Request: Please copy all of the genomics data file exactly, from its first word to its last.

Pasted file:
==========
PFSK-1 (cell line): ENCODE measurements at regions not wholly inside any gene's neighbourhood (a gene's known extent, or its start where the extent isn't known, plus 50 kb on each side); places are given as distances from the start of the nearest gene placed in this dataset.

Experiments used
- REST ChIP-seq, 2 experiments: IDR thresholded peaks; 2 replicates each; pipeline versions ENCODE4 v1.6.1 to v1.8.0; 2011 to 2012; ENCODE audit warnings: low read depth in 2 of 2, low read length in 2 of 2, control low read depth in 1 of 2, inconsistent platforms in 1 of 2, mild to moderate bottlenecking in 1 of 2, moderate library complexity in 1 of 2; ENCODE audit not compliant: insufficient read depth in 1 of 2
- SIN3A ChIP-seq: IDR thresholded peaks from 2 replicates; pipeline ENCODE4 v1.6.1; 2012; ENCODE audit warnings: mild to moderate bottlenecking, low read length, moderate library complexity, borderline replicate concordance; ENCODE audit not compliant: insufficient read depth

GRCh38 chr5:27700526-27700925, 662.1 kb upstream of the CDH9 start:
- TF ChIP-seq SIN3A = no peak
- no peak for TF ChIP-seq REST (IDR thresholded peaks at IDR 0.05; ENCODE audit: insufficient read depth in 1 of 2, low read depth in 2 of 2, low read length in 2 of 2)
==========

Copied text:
PFSK-1 (cell line): ENCODE measurements at regions not wholly inside any gene's neighbourhood (a gene's known extent, or its start where the extent isn't known, plus 50 kb on each side); places are given as distances from the start of the nearest gene placed in this dataset.

Experiments used
- REST ChIP-seq, 2 experiments: IDR thresholded peaks; 2 replicates each; pipeline versions ENCODE4 v1.6.1 to v1.8.0; 2011 to 2012; ENCODE audit warnings: low read depth in 2 of 2, low read length in 2 of 2, control low read depth in 1 of 2, inconsistent platforms in 1 of 2, mild to moderate bottlenecking in 1 of 2, moderate library complexity in 1 of 2; ENCODE audit not compliant: insufficient read depth in 1 of 2
- SIN3A ChIP-seq: IDR thresholded peaks from 2 replicates; pipeline ENCODE4 v1.6.1; 2012; ENCODE audit warnings: mild to moderate bottlenecking, low read length, moderate library complexity, borderline replicate concordance; ENCODE audit not compliant: insufficient read depth

GRCh38 chr5:27700526-27700925, 662.1 kb upstream of the CDH9 start:
- TF ChIP-seq SIN3A = no peak
- no peak for TF ChIP-seq REST (IDR thresholded peaks at IDR 0.05; ENCODE audit: insufficient read depth in 1 of 2, low read depth in 2 of 2, low read length in 2 of 2)